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Interview with Abraham Valdez

By Chris Perrins

Web: http://www.abrahamvaldez.com (will open in new window)
Email: moc.zedlavmaharba@zedlava

(20232 Views) | 3 Comments
| Comments 3
Date Added: 13th December 2011
Hi, Abraham, it's nice to meet you. You trained in traditional art at college, so how did you end up doing 3D?

Hello Chris it's nice to meet you too and I'd like to thank you for this opportunity. I think ultimately what lead me into 3D was the challenge of it all. The possibility of one day working on the next Toy Story or working on the next Tekken was extremely enticing. I didn't own a computer when attending college, so I knew the road wouldn't be easy. There is a lot to learn and understand before you can produce 3D art at any level. The challenges never cease; technology and new techniques are always being developed and implemented. It's a constant challenge that any artist who takes his career seriously needs to accept.

You've recently moved to the States to work for EA in Los Angeles - what was it about this particular company that made you want to work there, and what will be your position be?

The team at EA Los Angeles is comprised of film industry and game artists of the highest caliber. The individuals that influence your career the most are the people that sit around you and I'm fortunate enough to have been selected to be a part of the Medal of Honor team. The franchise has already been successful and we're all excited for what the future holds for the franchise. The position I currently hold is Senior Character Artist.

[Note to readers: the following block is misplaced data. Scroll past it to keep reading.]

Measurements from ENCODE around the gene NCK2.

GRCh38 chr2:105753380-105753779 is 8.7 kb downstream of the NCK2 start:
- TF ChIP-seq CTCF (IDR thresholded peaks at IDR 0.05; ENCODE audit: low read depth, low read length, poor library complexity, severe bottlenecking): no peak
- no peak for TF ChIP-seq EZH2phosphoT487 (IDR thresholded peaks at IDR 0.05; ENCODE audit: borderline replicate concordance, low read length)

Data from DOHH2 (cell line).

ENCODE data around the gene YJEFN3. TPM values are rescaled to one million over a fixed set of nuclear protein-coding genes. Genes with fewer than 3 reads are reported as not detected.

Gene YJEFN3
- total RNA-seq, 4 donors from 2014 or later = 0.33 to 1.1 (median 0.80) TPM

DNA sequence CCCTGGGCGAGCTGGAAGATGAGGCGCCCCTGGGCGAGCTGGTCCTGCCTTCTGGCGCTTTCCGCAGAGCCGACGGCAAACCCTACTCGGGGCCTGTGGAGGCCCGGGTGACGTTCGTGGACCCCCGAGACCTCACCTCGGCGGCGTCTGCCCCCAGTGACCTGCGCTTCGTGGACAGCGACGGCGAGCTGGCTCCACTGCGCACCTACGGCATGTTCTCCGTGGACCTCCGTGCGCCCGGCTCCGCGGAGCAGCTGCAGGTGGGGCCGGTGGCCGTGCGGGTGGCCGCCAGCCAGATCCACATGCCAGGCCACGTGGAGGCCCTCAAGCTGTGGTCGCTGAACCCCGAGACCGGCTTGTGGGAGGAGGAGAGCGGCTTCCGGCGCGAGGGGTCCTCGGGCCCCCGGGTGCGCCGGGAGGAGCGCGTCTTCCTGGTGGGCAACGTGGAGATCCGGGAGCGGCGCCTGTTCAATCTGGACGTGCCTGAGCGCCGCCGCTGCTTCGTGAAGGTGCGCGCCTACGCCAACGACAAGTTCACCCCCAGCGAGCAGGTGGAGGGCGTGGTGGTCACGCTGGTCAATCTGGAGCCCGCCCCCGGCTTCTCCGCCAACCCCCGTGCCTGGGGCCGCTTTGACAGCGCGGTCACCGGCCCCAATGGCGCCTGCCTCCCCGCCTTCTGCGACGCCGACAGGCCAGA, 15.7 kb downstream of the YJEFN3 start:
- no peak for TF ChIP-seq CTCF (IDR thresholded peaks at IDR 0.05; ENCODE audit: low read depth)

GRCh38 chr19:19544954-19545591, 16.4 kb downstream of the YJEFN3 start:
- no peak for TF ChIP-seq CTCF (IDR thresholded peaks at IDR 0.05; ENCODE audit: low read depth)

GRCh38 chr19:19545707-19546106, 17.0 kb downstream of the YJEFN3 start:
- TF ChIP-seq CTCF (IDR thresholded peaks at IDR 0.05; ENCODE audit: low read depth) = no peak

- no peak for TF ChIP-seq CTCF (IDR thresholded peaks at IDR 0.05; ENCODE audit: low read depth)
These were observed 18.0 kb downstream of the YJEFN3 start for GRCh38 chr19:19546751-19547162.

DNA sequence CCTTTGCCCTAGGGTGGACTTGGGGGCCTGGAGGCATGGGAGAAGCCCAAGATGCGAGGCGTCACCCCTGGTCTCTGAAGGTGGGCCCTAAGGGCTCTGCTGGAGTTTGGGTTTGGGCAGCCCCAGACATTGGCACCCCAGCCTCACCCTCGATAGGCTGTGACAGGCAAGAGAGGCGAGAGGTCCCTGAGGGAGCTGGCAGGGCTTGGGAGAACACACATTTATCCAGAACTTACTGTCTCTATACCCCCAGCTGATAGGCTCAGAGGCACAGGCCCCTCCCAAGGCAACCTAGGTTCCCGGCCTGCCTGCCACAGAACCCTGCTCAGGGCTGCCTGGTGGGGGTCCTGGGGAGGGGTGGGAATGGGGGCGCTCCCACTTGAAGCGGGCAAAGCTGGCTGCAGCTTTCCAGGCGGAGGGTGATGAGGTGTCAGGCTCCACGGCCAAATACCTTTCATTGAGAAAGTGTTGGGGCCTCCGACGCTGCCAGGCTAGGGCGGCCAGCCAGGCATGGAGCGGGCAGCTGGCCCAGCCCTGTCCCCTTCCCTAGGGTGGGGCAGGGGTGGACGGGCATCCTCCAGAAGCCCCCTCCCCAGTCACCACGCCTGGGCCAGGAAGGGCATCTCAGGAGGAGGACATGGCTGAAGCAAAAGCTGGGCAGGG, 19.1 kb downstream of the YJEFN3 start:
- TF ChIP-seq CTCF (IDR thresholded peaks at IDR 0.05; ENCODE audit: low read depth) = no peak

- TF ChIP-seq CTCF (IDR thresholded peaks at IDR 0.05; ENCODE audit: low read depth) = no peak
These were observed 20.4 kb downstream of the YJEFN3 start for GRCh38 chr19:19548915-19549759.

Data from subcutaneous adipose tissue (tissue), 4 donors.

You've created some cool looking characters; which has been the most interesting of these to create? And also which has been the most challenging?

The most interesting character I've created is the Son of Nimlot. I spent countless hours researching American Indian culture and even visited a Seminole tribe in Florida (www.ahtahthiki.com). When doing a personal project I like to get involved with the character I'm creating, and it makes the completion that much more satisfying. Every character has its own challenges and I like to determine what will be the most challenging part of each character and focus my attention on that. Overall the most challenging undertaking has been, and I'm sure always will be, making beautiful females.

So what sparked your interest in the American Indian culture, which then led you to creating this character?

I have a library of projects that have yet to be started. The American Indian culture has always intrigued and fascinated me, and I felt the time was right for this project to be developed. With my projects there isn't a moment that sparks my interest, but more a series of events that eventually triggers the action. A good movie or game can motivate you, but it usually takes more than one
moment of inspiration to create a character. When the desire is overwhelming and the character must come to life, then I begin. Personal work should be that: personal and meaningful.

What programs do you use to create your characters? And how long, on average, would you spend on a model?

I use 3ds Max, ZBrush, Maya and Photoshop primarily. On average I've spent between a week or two depending on the level of detail and how many assets can be kit-bashed. It also substantially depends on if all the necessary references for modeling and texturing are gathered in the initial stages of the character.

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Readers Comments (Newest on Top)
Souhailcena on Wed, 22 February 2012 6:06pm
You're awesome i'm looking forward to create a game with unity and i really want to use zbrush but i can't model stuff like you do please is there any video i can learn from
Souhailcena on Wed, 22 February 2012 6:06pm
You're awesome i'm looking forward to create a game with unity and i really want to use zbrush but i can't model stuff like you do please is there any video i can learn from
Anonymous on Wed, 18 January 2012 12:26am
Abe is my hero!
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